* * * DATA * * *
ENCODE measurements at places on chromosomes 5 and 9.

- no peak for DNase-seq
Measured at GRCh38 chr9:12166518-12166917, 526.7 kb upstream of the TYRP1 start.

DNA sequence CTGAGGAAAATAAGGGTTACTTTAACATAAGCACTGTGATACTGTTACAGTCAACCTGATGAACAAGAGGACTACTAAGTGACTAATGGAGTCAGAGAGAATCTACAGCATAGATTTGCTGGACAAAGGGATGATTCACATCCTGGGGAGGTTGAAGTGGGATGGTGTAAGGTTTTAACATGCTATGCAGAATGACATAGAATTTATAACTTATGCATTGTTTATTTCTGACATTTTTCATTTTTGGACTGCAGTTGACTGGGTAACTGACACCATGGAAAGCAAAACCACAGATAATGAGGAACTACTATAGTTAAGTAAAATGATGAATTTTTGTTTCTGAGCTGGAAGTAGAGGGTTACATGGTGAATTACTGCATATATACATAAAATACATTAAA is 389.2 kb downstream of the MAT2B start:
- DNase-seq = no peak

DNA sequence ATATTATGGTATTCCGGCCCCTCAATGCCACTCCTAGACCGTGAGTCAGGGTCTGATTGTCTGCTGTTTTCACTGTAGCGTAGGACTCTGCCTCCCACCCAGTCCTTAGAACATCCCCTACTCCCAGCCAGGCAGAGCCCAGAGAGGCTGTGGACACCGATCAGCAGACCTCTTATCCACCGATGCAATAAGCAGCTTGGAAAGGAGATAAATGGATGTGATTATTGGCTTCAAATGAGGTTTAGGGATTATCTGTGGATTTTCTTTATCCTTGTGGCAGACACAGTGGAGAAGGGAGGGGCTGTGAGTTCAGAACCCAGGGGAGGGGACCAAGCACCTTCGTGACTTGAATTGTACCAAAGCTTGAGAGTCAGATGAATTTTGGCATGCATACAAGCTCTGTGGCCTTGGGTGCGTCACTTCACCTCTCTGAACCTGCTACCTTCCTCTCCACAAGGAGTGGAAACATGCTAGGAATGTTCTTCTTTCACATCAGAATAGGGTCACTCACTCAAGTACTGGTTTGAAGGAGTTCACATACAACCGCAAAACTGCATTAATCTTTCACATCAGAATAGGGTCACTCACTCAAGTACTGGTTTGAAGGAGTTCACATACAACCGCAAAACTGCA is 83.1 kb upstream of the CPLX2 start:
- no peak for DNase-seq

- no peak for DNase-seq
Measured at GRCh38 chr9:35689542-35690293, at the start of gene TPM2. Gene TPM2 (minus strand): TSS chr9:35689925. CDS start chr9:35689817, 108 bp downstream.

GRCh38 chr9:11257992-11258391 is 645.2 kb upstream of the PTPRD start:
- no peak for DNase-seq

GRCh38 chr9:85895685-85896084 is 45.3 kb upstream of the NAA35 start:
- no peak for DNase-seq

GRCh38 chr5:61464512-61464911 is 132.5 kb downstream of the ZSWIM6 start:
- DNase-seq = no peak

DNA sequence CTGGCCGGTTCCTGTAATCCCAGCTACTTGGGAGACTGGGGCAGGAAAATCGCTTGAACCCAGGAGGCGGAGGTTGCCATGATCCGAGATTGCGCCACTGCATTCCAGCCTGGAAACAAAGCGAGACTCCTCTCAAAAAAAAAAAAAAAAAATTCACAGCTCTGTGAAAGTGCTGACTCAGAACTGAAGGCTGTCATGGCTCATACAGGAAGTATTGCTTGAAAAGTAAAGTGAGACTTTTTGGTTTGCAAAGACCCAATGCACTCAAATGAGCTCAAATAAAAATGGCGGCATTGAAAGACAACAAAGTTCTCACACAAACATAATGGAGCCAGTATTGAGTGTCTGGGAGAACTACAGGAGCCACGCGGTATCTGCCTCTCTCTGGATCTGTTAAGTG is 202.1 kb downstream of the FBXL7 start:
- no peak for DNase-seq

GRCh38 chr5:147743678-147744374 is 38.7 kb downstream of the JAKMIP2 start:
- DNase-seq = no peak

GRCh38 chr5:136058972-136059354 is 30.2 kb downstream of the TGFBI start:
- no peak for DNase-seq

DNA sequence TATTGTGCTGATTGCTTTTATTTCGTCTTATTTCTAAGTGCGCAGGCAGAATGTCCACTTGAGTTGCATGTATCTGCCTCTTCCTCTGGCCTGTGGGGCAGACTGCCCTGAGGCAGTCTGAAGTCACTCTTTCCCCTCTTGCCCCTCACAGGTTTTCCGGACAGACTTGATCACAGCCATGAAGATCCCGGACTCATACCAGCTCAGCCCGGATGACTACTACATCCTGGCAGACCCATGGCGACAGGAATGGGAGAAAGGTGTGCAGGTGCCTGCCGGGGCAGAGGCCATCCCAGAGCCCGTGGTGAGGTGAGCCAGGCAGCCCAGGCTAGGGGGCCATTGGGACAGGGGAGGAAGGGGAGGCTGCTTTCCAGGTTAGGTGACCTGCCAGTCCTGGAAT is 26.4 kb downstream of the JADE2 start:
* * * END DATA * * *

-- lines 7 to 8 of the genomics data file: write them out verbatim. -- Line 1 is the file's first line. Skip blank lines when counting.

- no peak for DNase-seq

- no peak for DNase-seq